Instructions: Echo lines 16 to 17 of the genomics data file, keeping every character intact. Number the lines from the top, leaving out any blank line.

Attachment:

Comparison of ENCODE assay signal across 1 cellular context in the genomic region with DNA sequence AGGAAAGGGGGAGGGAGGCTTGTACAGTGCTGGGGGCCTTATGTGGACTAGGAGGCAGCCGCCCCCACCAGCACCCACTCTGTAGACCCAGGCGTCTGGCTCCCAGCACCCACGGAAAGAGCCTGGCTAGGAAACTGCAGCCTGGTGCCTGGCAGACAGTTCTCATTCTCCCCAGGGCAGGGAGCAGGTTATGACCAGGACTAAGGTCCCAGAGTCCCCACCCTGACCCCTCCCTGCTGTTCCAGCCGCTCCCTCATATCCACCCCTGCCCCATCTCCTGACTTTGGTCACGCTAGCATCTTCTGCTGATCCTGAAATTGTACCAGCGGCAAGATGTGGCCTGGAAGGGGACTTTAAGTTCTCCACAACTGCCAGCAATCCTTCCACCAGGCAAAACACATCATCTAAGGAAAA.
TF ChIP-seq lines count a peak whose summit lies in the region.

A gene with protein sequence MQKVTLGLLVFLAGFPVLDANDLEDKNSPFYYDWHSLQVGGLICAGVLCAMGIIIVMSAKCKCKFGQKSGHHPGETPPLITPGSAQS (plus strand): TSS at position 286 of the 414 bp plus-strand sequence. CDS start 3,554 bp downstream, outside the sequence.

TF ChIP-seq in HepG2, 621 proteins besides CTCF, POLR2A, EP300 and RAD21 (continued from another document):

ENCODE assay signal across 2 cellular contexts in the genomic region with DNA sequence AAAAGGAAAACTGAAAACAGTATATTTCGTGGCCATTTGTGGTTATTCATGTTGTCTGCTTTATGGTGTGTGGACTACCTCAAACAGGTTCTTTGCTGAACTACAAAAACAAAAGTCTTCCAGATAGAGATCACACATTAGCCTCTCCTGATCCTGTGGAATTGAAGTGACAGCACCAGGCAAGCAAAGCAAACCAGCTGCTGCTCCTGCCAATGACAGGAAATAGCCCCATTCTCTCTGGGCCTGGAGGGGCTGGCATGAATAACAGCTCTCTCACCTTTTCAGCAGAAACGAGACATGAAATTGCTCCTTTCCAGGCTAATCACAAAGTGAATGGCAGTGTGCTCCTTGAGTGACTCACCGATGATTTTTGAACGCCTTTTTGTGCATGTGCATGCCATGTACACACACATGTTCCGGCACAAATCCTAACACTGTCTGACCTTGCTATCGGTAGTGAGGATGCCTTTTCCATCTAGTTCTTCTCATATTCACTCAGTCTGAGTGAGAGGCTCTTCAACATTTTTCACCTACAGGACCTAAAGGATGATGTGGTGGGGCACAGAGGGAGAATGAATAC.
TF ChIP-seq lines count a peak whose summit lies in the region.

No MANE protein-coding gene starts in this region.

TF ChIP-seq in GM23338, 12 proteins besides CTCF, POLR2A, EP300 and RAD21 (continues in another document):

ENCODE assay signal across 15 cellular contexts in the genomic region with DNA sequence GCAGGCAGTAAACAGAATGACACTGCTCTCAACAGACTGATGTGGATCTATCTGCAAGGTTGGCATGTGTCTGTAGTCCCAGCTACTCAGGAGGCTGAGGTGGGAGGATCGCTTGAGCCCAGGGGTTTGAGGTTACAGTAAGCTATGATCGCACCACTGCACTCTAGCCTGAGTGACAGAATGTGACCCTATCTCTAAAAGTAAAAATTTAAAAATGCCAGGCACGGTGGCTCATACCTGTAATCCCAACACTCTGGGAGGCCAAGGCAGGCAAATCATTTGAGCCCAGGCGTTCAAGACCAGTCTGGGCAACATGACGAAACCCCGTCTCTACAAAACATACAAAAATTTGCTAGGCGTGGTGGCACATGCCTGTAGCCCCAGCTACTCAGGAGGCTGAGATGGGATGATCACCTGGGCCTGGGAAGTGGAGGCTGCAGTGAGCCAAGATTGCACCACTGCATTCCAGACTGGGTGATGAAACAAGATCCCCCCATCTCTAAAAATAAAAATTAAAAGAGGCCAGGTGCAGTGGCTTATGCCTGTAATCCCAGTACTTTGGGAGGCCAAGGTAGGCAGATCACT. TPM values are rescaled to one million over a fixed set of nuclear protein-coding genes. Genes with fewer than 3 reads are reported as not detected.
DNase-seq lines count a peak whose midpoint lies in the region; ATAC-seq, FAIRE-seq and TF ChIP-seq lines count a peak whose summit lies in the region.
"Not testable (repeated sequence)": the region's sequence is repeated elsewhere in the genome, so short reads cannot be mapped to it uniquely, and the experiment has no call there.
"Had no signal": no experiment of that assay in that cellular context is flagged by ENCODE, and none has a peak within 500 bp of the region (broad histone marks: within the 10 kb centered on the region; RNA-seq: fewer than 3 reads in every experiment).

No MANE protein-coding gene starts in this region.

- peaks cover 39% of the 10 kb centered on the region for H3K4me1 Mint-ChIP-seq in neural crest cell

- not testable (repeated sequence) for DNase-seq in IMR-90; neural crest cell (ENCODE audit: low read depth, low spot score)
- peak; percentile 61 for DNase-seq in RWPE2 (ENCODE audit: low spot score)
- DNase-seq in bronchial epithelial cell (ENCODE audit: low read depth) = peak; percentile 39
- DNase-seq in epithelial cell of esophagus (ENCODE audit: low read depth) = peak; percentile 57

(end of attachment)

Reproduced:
- peak; percentile 61 for DNase-seq in RWPE2 (ENCODE audit: low spot score)
- DNase-seq in bronchial epithelial cell (ENCODE audit: low read depth) = peak; percentile 39